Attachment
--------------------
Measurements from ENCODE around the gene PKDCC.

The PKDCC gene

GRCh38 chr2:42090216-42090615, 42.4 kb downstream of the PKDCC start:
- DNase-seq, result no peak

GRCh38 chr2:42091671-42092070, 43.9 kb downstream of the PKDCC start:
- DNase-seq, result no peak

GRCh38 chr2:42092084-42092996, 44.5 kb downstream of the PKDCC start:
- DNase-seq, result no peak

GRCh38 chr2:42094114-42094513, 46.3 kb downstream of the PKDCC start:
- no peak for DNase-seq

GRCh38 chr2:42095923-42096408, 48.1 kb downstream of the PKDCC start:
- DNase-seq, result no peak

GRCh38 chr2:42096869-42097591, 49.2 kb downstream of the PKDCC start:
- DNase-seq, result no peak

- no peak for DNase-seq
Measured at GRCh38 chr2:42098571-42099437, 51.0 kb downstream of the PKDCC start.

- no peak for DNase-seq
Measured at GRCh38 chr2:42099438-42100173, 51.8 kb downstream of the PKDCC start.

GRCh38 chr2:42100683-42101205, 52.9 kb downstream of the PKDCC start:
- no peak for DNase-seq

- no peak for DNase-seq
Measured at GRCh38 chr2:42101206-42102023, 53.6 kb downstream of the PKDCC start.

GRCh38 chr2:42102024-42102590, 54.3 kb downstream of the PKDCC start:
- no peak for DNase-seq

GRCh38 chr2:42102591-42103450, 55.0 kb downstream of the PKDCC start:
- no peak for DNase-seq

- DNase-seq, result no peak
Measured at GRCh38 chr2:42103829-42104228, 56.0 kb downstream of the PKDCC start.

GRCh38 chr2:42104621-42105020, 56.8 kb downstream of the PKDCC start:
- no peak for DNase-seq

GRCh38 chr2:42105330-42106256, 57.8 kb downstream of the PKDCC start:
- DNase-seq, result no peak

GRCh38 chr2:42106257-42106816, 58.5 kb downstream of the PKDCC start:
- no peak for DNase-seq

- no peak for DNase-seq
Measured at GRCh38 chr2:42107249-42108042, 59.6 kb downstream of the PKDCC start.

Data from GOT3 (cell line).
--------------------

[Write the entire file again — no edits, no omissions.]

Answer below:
Measurements from ENCODE around the gene PKDCC.

The PKDCC gene

GRCh38 chr2:42090216-42090615, 42.4 kb downstream of the PKDCC start:
- DNase-seq, result no peak

GRCh38 chr2:42091671-42092070, 43.9 kb downstream of the PKDCC start:
- DNase-seq, result no peak

GRCh38 chr2:42092084-42092996, 44.5 kb downstream of the PKDCC start:
- DNase-seq, result no peak

GRCh38 chr2:42094114-42094513, 46.3 kb downstream of the PKDCC start:
- no peak for DNase-seq

GRCh38 chr2:42095923-42096408, 48.1 kb downstream of the PKDCC start:
- DNase-seq, result no peak

GRCh38 chr2:42096869-42097591, 49.2 kb downstream of the PKDCC start:
- DNase-seq, result no peak

- no peak for DNase-seq
Measured at GRCh38 chr2:42098571-42099437, 51.0 kb downstream of the PKDCC start.

- no peak for DNase-seq
Measured at GRCh38 chr2:42099438-42100173, 51.8 kb downstream of the PKDCC start.

GRCh38 chr2:42100683-42101205, 52.9 kb downstream of the PKDCC start:
- no peak for DNase-seq

- no peak for DNase-seq
Measured at GRCh38 chr2:42101206-42102023, 53.6 kb downstream of the PKDCC start.

GRCh38 chr2:42102024-42102590, 54.3 kb downstream of the PKDCC start:
- no peak for DNase-seq

GRCh38 chr2:42102591-42103450, 55.0 kb downstream of the PKDCC start:
- no peak for DNase-seq

- DNase-seq, result no peak
Measured at GRCh38 chr2:42103829-42104228, 56.0 kb downstream of the PKDCC start.

GRCh38 chr2:42104621-42105020, 56.8 kb downstream of the PKDCC start:
- no peak for DNase-seq

GRCh38 chr2:42105330-42106256, 57.8 kb downstream of the PKDCC start:
- DNase-seq, result no peak

GRCh38 chr2:42106257-42106816, 58.5 kb downstream of the PKDCC start:
- no peak for DNase-seq

- no peak for DNase-seq
Measured at GRCh38 chr2:42107249-42108042, 59.6 kb downstream of the PKDCC start.

Data from GOT3 (cell line).